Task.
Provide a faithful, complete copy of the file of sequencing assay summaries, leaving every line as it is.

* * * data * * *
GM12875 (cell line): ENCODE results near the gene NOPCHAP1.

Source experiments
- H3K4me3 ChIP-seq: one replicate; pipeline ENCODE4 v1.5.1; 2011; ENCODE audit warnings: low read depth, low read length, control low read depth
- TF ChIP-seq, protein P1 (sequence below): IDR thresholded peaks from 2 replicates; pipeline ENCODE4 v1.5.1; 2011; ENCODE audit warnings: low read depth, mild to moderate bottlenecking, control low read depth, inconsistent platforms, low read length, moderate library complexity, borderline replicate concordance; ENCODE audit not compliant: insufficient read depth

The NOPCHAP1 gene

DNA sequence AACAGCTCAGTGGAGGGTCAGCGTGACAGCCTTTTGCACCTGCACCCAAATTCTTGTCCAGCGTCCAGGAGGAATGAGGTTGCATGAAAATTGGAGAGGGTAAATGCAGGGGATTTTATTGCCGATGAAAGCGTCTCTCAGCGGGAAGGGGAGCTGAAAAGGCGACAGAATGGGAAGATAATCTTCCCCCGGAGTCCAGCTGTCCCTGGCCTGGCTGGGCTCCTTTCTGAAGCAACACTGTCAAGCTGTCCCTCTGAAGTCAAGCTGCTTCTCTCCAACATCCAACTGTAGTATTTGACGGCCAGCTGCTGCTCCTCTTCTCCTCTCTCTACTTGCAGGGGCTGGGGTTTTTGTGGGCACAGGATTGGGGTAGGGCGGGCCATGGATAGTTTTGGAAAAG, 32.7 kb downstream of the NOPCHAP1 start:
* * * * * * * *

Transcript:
GM12875 (cell line): ENCODE results near the gene NOPCHAP1.

Source experiments
- H3K4me3 ChIP-seq: one replicate; pipeline ENCODE4 v1.5.1; 2011; ENCODE audit warnings: low read depth, low read length, control low read depth
- TF ChIP-seq, protein P1 (sequence below): IDR thresholded peaks from 2 replicates; pipeline ENCODE4 v1.5.1; 2011; ENCODE audit warnings: low read depth, mild to moderate bottlenecking, control low read depth, inconsistent platforms, low read length, moderate library complexity, borderline replicate concordance; ENCODE audit not compliant: insufficient read depth

The NOPCHAP1 gene

DNA sequence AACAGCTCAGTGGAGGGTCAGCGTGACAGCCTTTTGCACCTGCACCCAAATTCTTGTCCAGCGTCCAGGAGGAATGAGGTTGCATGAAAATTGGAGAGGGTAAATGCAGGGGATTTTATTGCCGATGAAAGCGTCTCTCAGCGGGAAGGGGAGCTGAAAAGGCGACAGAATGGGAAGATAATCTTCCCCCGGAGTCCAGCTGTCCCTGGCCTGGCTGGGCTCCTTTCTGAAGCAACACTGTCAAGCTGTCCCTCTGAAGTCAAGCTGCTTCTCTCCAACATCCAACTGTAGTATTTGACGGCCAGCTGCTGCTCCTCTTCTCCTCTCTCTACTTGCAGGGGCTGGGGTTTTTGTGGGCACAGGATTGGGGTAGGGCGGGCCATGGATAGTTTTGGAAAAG, 32.7 kb downstream of the NOPCHAP1 start: